Scarlet-breasted Maori wrasse
Underwater Photography


WWFShark Project


Taxonomy – Giving Names to Species

Scientific Names and Taxonomy

The exact number of different organisms living on earth is not known, but it is estimated to about two millions. The most comprehensive catalogue of species is the “Species 2000 & IT IS Catalogue of Life” that in its 2010 edition already lists 1.3 million species. This requires the intense cooperation of many scientists and scientific organizations around the world. Prerequisite for this is a unique and systematic way to name all the species (nomenclature) which goes back to Carolus Linnaeus in the early 18th century. He introduced the scientific names defining the Genus and the Species (binomial nomenclature) which allows to describe each living species in a unique way. In addition, a systematic way to classify the species in a hierarchical system of biological classification is necessary. This classification is also called taxonomy. The classification system consists of eight major taxonomic ranks: domain, kingdom, phylum, class, order, family, genus, and species. In this system every species has not only a systematic scientific name but also a well defined (taxonomic) position within the biological classification system. Once the scientific name is known, the taxonomic classification is defined and can be found in a database.

Common Names

In contrast to the scientific names, the common names are neither systematic nor specific and highly dependent on the geographic region they are used. Thus, the sand tiger shark (Carcharias Taurus) is also called grey nurse shark in Australia. But it has no relation with either the tiger shark or the nurse shark. And, of course, the common names are different in different languages. Therefore, common names are only useful to describe a species in a certain geographical and cultural context.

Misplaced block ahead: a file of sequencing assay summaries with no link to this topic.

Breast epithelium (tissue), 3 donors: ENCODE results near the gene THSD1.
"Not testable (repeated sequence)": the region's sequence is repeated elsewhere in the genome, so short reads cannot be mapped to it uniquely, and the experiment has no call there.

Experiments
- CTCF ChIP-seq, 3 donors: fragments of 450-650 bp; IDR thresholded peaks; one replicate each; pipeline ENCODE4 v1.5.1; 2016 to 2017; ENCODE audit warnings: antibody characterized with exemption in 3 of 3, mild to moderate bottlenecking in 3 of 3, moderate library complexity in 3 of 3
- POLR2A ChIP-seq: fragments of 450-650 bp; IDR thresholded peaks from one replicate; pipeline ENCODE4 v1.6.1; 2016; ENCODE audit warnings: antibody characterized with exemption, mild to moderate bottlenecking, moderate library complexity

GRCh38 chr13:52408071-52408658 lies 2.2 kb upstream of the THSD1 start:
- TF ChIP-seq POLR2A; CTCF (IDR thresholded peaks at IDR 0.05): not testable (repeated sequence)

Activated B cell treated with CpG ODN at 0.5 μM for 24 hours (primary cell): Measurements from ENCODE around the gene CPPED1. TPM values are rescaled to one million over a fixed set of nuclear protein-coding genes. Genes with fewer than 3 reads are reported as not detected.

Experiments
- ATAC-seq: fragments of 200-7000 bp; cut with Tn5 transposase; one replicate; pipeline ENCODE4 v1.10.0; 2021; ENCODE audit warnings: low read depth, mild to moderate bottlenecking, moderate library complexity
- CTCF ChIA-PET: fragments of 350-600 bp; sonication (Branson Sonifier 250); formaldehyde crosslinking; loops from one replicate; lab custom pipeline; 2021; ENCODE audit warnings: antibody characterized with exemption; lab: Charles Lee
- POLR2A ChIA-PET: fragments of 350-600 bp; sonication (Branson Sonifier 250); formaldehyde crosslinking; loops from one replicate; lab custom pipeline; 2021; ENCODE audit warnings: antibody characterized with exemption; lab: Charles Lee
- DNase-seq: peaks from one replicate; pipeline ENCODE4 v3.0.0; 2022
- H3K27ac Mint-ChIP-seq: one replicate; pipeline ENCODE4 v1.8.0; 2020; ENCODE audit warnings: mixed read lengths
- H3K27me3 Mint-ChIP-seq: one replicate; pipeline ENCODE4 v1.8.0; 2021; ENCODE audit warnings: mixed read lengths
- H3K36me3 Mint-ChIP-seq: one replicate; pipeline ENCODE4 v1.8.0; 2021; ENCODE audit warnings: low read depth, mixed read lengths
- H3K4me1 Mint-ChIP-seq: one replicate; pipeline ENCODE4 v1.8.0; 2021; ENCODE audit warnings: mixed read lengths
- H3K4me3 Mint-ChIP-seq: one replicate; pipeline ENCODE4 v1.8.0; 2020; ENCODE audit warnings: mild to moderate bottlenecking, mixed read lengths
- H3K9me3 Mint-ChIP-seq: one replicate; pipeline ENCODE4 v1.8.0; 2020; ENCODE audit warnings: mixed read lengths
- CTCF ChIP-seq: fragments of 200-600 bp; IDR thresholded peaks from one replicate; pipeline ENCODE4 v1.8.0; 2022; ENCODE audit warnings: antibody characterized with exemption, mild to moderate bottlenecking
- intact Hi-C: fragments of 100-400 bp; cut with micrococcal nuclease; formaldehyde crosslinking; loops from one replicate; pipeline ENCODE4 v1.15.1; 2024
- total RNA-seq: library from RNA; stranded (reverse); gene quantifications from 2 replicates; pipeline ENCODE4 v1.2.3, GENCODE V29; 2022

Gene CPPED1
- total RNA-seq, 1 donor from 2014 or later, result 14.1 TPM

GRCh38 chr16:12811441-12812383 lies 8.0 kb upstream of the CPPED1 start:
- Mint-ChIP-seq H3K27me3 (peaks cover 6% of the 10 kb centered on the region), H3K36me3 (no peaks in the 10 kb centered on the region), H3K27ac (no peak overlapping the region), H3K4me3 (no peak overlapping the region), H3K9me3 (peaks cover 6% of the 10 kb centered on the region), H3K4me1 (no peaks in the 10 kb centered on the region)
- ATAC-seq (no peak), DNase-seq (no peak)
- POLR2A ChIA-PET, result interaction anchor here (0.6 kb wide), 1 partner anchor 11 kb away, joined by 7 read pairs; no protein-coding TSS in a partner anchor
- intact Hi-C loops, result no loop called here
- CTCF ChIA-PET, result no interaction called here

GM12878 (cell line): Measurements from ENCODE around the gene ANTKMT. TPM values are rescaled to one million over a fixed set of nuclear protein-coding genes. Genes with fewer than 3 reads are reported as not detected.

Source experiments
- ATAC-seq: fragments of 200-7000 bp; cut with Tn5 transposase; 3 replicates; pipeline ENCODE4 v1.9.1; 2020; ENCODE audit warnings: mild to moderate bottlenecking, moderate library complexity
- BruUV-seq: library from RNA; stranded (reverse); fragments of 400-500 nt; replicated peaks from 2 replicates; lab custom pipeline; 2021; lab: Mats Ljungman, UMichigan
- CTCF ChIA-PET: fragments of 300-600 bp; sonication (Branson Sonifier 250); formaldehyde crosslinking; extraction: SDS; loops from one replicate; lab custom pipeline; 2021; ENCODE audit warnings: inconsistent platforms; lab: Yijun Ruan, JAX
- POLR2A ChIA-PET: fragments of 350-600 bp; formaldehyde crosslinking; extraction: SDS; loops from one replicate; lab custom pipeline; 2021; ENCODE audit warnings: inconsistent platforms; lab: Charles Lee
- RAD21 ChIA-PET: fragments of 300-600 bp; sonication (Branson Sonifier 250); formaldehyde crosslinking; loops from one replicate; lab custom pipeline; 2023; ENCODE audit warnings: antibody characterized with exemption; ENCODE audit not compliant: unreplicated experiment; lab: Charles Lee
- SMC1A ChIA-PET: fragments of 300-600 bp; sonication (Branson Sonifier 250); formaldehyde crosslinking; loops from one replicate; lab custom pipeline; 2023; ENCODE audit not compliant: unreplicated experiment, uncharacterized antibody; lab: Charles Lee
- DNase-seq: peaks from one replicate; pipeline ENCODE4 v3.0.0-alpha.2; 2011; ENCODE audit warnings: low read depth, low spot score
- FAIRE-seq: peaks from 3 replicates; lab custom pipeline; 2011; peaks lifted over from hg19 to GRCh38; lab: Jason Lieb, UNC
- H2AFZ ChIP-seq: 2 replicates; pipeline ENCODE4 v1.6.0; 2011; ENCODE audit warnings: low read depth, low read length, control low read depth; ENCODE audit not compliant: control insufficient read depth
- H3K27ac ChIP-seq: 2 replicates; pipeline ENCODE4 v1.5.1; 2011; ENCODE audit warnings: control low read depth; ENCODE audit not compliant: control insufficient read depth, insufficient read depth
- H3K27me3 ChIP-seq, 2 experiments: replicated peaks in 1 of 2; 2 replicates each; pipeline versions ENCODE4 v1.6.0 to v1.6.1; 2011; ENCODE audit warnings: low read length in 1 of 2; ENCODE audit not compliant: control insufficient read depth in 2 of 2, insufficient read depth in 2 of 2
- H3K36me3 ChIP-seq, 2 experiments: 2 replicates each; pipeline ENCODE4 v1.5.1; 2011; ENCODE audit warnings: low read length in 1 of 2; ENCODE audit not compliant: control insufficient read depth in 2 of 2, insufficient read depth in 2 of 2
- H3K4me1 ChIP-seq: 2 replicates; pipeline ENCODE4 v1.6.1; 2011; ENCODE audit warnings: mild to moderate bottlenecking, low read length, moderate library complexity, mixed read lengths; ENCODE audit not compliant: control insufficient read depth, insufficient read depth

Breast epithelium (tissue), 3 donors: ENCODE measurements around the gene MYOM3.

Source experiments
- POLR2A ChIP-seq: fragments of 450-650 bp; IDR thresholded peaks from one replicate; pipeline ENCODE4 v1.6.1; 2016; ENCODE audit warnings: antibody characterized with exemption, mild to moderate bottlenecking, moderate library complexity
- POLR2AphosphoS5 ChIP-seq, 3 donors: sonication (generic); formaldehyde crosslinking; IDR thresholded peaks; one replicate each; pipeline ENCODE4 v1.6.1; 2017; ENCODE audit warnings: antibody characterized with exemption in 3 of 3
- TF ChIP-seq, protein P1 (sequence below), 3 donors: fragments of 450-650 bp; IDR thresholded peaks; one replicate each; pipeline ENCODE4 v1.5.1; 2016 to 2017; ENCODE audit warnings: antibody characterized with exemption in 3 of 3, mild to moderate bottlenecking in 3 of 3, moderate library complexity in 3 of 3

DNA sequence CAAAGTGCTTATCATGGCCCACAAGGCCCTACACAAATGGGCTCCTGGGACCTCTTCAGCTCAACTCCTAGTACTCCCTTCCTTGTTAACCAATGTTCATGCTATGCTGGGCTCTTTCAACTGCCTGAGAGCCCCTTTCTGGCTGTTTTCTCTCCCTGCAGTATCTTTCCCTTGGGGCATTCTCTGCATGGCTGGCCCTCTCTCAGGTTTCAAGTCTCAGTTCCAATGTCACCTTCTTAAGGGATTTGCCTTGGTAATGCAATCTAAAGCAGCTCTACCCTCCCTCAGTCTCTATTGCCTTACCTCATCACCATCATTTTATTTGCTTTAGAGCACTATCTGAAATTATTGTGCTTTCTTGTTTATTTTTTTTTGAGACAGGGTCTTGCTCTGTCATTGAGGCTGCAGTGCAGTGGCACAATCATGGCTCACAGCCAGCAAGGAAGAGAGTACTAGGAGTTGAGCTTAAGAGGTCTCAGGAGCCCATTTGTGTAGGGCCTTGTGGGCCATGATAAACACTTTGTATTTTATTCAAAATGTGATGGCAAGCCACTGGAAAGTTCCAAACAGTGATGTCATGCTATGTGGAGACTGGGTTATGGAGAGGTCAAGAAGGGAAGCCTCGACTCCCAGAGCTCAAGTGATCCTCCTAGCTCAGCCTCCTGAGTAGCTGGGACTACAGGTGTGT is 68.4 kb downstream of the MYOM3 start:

Scientific Names

As mentioned above, scientific names are unique and specific. At least in theory. Unfortunately, in many cases more than one scientific name has been published for the same species by different scientists. Nowadays, with powerful databases like that of species 2000, these ambiguities are straightened out and a single scientific name is selected as “accepted name”. The accepted name for the sand tiger shark is “Carcharias Taurus”, all other published names like “Odontaspis cinerea” are treated as synonyms. The FishBase lists for the sand tiger shark 19 synonyms for the scientific name and more than 100 common names in various languages! Therefore, it is absolutely necessary to check if a scientific name is indeed the accepted name or only a synonym.

Workflow for Creating the Reefcolors Database

Step 1. My original pictures are stored in a folder in RAW formate and organized by Lightroom. The toughest, and most error prone step is to identify the species on the picture. Sometimes it is easy; e. g. there is nothing one can do wrong to identify a sand tiger shark. However, gobies all look more or less the same (at least to me as a non-specialist) and most sponges are hopeless to identify without close (microscopic) inspection. In some cases a genetic analysis would be necessary! So, I do my best, use many books and databases and sometimes ask experts.
Step 2. The common name and the scientific name are now stored in the metadata of the picture via Lightroom. In addition, the location, dive site etc. are also stored.
Step 3. The most important metadata are exported to an Excel file. The list with all scientific names is the matched with the accepted scientific names in the WORMS database. Fortunately, this is automatic and returns a file with all the taxa including the accepted scientific names.
Step 4. Now the scientific names in my Lightroom database are corrected, to get consistent data.
Step 5. The data are transferred from Exel to MySQL. Done.